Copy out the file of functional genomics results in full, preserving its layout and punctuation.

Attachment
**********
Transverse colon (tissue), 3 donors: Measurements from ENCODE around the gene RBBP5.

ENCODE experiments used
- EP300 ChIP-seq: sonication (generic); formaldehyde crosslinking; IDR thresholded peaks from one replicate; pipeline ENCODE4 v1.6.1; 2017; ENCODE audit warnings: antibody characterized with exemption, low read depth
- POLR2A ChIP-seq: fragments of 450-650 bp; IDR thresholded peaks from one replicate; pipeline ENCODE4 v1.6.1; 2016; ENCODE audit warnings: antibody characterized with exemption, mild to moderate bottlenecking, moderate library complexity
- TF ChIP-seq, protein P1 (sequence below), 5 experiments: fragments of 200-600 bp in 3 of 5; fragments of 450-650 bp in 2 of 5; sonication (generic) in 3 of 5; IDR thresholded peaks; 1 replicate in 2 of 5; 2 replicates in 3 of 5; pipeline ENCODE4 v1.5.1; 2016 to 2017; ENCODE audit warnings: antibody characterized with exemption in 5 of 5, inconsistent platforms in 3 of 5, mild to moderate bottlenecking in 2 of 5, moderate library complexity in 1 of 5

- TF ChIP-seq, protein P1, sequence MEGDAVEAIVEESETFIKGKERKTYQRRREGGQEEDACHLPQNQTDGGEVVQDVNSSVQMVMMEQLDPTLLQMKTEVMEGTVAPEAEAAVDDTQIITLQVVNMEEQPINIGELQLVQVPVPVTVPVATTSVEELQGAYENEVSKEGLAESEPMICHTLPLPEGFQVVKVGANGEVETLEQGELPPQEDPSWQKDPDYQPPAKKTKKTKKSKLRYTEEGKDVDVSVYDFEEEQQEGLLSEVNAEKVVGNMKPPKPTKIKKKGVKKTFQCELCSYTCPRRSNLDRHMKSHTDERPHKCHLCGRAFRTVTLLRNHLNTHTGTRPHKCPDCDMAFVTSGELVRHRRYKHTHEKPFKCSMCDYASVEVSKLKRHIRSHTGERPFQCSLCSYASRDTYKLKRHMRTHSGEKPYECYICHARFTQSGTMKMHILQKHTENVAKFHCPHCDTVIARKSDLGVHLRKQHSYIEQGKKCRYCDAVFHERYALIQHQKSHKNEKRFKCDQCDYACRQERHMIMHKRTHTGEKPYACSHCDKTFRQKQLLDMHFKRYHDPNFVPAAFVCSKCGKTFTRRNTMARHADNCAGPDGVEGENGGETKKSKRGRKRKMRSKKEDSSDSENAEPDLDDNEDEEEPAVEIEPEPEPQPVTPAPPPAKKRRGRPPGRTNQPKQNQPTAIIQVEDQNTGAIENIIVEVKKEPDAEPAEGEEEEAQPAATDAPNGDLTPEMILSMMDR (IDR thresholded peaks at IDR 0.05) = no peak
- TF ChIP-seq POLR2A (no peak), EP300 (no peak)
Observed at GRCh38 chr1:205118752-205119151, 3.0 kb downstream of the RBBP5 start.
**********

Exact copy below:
Transverse colon (tissue), 3 donors: Measurements from ENCODE around the gene RBBP5.

ENCODE experiments used
- EP300 ChIP-seq: sonication (generic); formaldehyde crosslinking; IDR thresholded peaks from one replicate; pipeline ENCODE4 v1.6.1; 2017; ENCODE audit warnings: antibody characterized with exemption, low read depth
- POLR2A ChIP-seq: fragments of 450-650 bp; IDR thresholded peaks from one replicate; pipeline ENCODE4 v1.6.1; 2016; ENCODE audit warnings: antibody characterized with exemption, mild to moderate bottlenecking, moderate library complexity
- TF ChIP-seq, protein P1 (sequence below), 5 experiments: fragments of 200-600 bp in 3 of 5; fragments of 450-650 bp in 2 of 5; sonication (generic) in 3 of 5; IDR thresholded peaks; 1 replicate in 2 of 5; 2 replicates in 3 of 5; pipeline ENCODE4 v1.5.1; 2016 to 2017; ENCODE audit warnings: antibody characterized with exemption in 5 of 5, inconsistent platforms in 3 of 5, mild to moderate bottlenecking in 2 of 5, moderate library complexity in 1 of 5

- TF ChIP-seq, protein P1, sequence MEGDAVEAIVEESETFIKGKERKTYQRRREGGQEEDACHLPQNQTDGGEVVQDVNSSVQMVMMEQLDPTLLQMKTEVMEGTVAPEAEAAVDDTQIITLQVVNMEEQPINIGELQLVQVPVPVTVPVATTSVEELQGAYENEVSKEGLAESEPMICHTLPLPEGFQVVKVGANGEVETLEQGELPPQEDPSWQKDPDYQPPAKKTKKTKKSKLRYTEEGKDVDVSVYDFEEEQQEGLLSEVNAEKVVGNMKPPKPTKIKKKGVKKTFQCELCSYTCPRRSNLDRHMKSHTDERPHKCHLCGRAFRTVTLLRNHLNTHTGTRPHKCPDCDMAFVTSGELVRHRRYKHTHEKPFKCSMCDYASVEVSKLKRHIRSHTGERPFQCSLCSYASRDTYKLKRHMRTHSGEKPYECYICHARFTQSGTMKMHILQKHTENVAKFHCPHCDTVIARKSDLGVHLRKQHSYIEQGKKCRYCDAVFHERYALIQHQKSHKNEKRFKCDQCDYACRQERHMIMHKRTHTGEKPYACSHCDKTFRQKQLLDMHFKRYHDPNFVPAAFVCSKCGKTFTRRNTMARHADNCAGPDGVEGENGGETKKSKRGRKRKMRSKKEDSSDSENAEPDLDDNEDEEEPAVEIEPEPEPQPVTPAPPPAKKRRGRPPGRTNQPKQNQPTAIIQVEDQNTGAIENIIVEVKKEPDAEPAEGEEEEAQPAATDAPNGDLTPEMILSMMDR (IDR thresholded peaks at IDR 0.05) = no peak
- TF ChIP-seq POLR2A (no peak), EP300 (no peak)
Observed at GRCh38 chr1:205118752-205119151, 3.0 kb downstream of the RBBP5 start.